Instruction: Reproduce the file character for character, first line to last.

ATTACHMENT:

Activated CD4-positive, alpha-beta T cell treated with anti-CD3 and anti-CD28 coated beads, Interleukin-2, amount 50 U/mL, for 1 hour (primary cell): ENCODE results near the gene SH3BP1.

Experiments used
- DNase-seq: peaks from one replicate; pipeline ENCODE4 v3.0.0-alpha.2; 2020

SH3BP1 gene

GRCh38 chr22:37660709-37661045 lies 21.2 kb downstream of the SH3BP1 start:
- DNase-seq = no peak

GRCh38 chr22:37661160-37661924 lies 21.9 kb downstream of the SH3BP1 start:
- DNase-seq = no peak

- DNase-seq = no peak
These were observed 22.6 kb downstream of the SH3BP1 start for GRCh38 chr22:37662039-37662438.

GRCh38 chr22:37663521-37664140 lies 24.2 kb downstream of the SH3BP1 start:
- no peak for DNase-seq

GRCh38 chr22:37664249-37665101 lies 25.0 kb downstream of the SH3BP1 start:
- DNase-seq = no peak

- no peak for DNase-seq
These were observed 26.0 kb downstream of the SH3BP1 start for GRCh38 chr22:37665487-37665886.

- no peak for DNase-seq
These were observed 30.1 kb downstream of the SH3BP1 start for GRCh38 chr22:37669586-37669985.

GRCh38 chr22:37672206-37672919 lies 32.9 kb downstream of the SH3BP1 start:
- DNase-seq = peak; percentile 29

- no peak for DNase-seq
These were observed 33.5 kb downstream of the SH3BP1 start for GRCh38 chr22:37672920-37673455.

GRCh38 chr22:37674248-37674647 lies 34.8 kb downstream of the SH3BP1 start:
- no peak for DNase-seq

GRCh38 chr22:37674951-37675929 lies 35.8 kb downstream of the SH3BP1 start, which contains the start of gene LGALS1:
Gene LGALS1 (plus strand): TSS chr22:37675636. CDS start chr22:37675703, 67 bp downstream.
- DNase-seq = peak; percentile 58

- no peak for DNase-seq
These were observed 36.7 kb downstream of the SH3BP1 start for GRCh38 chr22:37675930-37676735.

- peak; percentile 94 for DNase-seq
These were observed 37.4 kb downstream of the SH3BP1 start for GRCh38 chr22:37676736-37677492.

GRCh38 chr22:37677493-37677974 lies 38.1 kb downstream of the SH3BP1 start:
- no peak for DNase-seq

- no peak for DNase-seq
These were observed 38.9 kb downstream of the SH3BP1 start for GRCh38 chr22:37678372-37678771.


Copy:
Activated CD4-positive, alpha-beta T cell treated with anti-CD3 and anti-CD28 coated beads, Interleukin-2, amount 50 U/mL, for 1 hour (primary cell): ENCODE results near the gene SH3BP1.

Experiments used
- DNase-seq: peaks from one replicate; pipeline ENCODE4 v3.0.0-alpha.2; 2020

SH3BP1 gene

GRCh38 chr22:37660709-37661045 lies 21.2 kb downstream of the SH3BP1 start:
- DNase-seq = no peak

GRCh38 chr22:37661160-37661924 lies 21.9 kb downstream of the SH3BP1 start:
- DNase-seq = no peak

- DNase-seq = no peak
These were observed 22.6 kb downstream of the SH3BP1 start for GRCh38 chr22:37662039-37662438.

GRCh38 chr22:37663521-37664140 lies 24.2 kb downstream of the SH3BP1 start:
- no peak for DNase-seq

GRCh38 chr22:37664249-37665101 lies 25.0 kb downstream of the SH3BP1 start:
- DNase-seq = no peak

- no peak for DNase-seq
These were observed 26.0 kb downstream of the SH3BP1 start for GRCh38 chr22:37665487-37665886.

- no peak for DNase-seq
These were observed 30.1 kb downstream of the SH3BP1 start for GRCh38 chr22:37669586-37669985.

GRCh38 chr22:37672206-37672919 lies 32.9 kb downstream of the SH3BP1 start:
- DNase-seq = peak; percentile 29

- no peak for DNase-seq
These were observed 33.5 kb downstream of the SH3BP1 start for GRCh38 chr22:37672920-37673455.

GRCh38 chr22:37674248-37674647 lies 34.8 kb downstream of the SH3BP1 start:
- no peak for DNase-seq

GRCh38 chr22:37674951-37675929 lies 35.8 kb downstream of the SH3BP1 start, which contains the start of gene LGALS1:
Gene LGALS1 (plus strand): TSS chr22:37675636. CDS start chr22:37675703, 67 bp downstream.
- DNase-seq = peak; percentile 58

- no peak for DNase-seq
These were observed 36.7 kb downstream of the SH3BP1 start for GRCh38 chr22:37675930-37676735.

- peak; percentile 94 for DNase-seq
These were observed 37.4 kb downstream of the SH3BP1 start for GRCh38 chr22:37676736-37677492.

GRCh38 chr22:37677493-37677974 lies 38.1 kb downstream of the SH3BP1 start:
- no peak for DNase-seq

- no peak for DNase-seq
These were observed 38.9 kb downstream of the SH3BP1 start for GRCh38 chr22:37678372-37678771.